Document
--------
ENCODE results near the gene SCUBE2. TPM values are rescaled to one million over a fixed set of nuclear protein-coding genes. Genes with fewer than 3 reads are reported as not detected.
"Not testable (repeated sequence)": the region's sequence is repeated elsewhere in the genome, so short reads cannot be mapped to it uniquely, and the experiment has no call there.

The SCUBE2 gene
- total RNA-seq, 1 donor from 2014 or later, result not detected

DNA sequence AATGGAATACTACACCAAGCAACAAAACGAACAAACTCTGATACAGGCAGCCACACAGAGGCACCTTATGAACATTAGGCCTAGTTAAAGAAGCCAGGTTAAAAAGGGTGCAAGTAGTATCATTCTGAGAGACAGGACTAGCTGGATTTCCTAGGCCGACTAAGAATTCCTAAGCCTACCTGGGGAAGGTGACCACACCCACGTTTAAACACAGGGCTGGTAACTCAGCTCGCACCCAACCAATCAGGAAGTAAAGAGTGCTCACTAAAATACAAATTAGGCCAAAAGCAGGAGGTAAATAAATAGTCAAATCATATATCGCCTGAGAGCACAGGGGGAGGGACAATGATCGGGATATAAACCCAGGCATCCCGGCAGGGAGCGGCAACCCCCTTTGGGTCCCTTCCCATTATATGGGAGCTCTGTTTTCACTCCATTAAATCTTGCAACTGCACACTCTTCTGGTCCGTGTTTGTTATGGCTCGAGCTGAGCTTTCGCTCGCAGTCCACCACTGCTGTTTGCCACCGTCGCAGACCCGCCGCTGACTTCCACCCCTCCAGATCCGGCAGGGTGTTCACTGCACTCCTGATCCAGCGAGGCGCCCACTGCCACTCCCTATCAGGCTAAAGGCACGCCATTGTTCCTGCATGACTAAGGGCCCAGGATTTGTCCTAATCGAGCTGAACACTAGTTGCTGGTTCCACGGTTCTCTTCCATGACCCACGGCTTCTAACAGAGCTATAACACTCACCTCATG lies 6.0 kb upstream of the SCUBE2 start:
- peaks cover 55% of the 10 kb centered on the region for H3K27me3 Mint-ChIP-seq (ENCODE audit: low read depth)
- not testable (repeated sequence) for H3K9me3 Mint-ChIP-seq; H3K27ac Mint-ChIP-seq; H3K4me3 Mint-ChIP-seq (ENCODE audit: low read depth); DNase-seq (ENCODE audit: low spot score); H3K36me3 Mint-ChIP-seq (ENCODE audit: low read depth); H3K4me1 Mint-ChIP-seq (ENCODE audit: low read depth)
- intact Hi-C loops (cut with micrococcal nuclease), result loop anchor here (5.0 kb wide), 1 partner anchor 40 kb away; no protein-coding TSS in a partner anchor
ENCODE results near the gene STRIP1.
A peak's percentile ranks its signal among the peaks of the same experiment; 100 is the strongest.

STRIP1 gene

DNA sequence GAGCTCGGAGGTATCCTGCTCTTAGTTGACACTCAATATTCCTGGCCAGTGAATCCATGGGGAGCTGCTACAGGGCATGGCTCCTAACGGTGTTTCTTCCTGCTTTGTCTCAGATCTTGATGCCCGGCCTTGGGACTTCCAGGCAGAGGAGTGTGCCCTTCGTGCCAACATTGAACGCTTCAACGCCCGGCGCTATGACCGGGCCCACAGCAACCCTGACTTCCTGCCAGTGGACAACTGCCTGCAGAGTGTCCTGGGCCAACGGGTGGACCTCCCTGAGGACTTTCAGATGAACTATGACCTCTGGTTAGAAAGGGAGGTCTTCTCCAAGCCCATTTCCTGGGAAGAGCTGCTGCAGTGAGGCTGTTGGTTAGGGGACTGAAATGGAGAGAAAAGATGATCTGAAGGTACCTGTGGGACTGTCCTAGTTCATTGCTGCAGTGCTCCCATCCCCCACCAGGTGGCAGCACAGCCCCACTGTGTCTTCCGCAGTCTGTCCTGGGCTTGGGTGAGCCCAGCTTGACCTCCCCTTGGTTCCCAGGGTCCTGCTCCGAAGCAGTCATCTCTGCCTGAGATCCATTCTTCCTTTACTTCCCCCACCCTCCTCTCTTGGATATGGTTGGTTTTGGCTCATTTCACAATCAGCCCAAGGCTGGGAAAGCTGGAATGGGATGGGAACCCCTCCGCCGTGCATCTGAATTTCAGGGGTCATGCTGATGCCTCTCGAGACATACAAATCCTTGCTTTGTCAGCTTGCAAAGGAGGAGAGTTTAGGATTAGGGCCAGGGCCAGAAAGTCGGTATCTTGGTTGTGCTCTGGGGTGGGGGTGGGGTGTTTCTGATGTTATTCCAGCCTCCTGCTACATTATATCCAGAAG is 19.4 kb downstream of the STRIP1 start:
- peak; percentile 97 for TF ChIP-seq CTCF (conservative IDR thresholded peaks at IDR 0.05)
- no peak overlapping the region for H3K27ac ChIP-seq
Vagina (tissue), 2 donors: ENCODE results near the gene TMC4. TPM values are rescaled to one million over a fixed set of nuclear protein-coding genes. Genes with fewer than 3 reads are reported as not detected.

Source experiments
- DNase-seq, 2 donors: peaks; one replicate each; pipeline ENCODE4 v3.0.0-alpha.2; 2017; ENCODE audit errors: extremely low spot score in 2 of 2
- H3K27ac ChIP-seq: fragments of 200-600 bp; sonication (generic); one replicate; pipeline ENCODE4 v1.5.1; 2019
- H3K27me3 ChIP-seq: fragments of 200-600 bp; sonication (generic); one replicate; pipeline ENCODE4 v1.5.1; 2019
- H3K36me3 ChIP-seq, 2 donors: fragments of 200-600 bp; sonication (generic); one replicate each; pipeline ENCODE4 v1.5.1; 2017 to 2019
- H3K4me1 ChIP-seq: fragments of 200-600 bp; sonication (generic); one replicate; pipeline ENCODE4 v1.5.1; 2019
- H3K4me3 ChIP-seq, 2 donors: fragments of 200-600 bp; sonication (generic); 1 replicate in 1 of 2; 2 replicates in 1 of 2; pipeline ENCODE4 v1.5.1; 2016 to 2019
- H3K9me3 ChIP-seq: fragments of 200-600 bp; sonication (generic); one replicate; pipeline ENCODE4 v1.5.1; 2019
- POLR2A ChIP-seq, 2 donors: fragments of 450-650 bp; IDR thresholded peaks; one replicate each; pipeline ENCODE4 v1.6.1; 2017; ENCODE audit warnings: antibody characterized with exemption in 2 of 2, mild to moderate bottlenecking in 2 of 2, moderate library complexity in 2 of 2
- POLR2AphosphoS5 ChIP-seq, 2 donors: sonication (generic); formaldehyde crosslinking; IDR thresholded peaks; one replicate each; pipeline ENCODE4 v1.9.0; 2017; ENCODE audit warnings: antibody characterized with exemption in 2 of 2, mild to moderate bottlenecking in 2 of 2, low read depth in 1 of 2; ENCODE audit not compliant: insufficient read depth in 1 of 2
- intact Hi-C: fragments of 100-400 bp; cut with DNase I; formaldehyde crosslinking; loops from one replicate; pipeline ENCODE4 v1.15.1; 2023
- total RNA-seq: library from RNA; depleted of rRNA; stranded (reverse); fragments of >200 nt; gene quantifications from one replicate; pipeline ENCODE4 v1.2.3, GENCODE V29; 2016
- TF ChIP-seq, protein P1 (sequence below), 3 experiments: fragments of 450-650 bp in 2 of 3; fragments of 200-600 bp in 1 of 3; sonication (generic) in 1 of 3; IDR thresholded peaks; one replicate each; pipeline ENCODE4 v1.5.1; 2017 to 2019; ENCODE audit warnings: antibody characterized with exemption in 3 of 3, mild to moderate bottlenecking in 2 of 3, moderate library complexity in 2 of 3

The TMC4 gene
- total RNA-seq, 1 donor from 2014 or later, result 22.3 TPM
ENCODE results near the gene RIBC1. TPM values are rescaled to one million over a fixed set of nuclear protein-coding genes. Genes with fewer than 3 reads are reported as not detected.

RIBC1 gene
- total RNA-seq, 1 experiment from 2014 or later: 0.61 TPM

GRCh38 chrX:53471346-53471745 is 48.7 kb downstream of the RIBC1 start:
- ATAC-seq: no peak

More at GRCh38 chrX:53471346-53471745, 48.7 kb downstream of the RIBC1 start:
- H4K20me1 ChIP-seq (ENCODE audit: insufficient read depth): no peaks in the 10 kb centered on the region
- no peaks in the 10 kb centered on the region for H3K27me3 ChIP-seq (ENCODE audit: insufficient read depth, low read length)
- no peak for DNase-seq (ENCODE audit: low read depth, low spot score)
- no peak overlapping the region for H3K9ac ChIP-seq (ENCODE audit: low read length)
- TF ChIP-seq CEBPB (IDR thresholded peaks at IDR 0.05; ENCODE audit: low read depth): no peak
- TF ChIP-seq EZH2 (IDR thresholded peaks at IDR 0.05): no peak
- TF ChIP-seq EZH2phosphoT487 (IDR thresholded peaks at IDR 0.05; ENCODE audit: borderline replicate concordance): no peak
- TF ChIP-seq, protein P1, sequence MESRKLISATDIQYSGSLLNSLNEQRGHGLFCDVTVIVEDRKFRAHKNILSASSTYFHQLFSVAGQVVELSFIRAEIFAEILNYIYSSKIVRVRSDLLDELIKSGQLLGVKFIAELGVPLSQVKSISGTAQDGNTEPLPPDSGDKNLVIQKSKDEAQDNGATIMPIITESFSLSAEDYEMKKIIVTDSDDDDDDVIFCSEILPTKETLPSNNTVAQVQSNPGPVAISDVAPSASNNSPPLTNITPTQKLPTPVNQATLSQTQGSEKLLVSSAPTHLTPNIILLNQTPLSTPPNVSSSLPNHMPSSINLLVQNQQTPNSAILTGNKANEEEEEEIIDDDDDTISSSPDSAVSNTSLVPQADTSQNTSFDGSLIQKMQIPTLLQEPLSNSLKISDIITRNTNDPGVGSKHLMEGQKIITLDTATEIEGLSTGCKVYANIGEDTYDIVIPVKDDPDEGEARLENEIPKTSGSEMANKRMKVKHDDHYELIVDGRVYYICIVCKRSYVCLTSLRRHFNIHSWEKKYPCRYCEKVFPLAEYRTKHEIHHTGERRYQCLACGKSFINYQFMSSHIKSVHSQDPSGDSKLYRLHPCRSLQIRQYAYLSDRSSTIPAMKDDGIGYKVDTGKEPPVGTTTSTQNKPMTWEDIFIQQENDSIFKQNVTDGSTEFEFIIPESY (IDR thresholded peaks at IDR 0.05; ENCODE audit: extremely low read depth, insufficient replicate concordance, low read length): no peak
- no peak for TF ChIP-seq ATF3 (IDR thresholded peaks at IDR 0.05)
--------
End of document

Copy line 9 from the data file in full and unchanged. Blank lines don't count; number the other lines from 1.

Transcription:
ENCODE results near the gene STRIP1.